• Retinal Emergencies: Ultrasonography in the ER

    By Jean Shaw
    Selected By: Deepak P. Edward, MD

    Journal Highlights

    JAMA Network Open
    2019;2(4):e192162

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    Lahham et al. set out to determine whether ocular point-of-care ultraso­nography (POCUS) could be effectively used to screen ER patients for retinal detachment, vitreous hemorrhage, and vitreous detachment. They found that emergency medicine practitioners can use POCUS to accurately detect these three conditions, thus allowing ER staff to confer needed information to the ophthalmologist.

    This prospective study was conduct­ed at four ERs in Southern California (two academic and two county hospital locations). All four sites support an emergency medicine residency, oph­thalmology residency, and emergency ultrasonography fellowship.

    The researchers enrolled 225 patients age 18 years and older who presented to the ER with symptoms suggestive of retinal detachment (RD), vitreous hemorrhage (VH), or vitreous detach­ment (VD).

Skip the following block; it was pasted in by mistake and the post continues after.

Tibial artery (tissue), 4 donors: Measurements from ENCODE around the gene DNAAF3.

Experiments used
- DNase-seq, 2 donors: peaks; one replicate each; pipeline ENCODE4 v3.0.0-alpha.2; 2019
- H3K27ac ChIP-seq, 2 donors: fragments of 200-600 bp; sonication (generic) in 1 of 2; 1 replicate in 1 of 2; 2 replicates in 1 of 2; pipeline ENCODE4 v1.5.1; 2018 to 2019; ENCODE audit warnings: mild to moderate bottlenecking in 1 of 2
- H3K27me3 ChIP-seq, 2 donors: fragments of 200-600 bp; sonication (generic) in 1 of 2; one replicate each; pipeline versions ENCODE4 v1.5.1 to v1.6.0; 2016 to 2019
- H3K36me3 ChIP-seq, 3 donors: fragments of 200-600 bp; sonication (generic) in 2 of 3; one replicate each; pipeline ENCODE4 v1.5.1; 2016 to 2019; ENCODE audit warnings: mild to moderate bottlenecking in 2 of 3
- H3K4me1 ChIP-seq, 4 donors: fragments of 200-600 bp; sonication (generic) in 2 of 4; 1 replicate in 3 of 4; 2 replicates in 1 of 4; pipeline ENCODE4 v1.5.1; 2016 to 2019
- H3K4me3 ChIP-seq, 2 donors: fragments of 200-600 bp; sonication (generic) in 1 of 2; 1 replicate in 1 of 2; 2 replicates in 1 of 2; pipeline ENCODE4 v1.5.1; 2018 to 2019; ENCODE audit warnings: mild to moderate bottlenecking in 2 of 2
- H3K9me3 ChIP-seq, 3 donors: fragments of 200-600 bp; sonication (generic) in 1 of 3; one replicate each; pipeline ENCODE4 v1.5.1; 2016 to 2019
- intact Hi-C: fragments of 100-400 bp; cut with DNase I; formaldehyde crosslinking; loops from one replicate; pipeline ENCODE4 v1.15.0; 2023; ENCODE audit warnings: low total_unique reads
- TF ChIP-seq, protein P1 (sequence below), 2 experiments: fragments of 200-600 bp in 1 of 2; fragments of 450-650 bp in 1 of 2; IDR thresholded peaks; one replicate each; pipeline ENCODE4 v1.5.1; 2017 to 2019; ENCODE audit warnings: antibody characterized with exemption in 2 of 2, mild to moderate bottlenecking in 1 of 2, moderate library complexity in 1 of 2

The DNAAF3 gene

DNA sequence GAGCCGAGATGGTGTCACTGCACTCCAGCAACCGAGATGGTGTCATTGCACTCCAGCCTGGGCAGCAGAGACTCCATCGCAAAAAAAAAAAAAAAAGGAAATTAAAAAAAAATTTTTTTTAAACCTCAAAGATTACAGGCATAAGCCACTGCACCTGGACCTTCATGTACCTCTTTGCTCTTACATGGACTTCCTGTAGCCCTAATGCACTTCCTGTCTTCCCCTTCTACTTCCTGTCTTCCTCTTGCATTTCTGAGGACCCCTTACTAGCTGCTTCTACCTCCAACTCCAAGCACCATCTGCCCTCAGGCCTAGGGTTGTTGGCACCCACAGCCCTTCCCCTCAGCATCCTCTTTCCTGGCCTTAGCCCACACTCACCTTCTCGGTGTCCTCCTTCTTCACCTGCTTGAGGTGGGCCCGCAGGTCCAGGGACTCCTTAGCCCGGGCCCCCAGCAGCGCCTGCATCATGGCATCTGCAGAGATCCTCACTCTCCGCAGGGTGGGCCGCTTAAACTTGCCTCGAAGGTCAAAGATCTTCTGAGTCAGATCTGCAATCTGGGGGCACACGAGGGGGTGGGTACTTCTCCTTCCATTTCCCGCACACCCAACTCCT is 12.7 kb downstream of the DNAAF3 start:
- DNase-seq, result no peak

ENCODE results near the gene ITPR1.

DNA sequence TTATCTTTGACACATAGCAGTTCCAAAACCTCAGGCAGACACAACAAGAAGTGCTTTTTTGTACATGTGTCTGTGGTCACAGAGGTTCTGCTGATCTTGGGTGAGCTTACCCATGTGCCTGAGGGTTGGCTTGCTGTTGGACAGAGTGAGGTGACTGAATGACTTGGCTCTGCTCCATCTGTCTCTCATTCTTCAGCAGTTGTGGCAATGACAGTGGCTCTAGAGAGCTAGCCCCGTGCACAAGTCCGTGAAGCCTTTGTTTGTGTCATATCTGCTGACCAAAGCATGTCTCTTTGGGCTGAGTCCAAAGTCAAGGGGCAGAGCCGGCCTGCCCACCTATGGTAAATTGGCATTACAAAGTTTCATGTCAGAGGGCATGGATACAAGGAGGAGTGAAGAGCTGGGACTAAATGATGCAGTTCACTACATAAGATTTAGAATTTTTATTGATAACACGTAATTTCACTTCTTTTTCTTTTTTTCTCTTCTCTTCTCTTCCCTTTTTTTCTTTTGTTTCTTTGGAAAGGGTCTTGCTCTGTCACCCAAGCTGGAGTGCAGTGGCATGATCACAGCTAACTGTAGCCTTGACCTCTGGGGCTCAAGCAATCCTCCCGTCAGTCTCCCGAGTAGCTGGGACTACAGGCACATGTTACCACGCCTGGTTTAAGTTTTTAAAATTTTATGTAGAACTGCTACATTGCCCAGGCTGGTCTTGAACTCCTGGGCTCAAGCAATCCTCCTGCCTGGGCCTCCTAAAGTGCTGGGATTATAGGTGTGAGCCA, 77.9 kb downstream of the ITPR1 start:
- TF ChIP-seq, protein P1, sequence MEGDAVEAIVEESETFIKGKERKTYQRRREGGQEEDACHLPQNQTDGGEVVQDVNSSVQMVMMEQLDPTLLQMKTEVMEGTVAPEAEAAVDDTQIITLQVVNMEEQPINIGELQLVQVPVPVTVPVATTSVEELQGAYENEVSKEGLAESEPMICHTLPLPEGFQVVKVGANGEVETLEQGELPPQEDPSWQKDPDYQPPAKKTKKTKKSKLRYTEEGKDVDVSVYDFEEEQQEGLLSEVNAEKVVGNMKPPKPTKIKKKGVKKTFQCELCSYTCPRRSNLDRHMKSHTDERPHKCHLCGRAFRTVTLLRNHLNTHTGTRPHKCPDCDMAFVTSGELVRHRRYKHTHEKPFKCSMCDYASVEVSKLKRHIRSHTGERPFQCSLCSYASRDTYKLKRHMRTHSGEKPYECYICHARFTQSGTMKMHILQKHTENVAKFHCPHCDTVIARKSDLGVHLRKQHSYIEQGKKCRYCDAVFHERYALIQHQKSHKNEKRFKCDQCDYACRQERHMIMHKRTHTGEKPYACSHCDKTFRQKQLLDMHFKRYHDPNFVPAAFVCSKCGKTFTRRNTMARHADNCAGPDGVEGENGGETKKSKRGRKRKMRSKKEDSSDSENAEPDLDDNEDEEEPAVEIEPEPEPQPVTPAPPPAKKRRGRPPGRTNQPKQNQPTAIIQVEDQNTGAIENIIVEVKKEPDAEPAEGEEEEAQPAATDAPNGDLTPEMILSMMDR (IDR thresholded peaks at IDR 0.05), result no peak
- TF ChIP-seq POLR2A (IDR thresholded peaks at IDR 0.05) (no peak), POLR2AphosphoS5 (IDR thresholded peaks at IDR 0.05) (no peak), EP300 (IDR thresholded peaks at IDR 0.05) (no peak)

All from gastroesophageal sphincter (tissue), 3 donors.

Chief concerns included blurry vision, flashers and floaters, and vision loss. Patients who had ocular trauma or a suspected globe rupture were exclud­ed from the study.

    A total of 75 ER personnel (20 emergency medicine attendings, 50 emergency medicine residents, and five supervised physician assistants) evalu­ated the patients with POCUS. This was performed before the patients’ ophthal­mic consultations, and the ophthalmol­ogists who examined the patients were masked as to the POCUS results.

    All told, as diagnosed by an ophthal­mologist, 47 of the patients (20.8%) had an RD, 54 (24%) had a VH, and 34 (15.1%) had a VD. The ER staff correctly identified RDs in 46 of the 47 patients, for a sensitivity of 96.9%. With regard to VH, they identified 46 of the 54 cases, for a sensitivity of 81.9%. Finally, the ER practitioners identified 19 of the 34 cases of VDs, for a sensitivity of 42.5%. Specificity results were as follows: 88.1% for RD, 82.3% for VH, and 96% for VD. These results suggest that POCUS may be an effective adjunct technol­ogy in the ER, helping ER staff detect ophthalmic emergencies and provide needed information to ophthalmol­ogists. In particular, the researchers noted, POCUS may be of particular benefit to ERs in areas where around-the-clock ophthalmologic consultation is not available.

    The original article can be found here.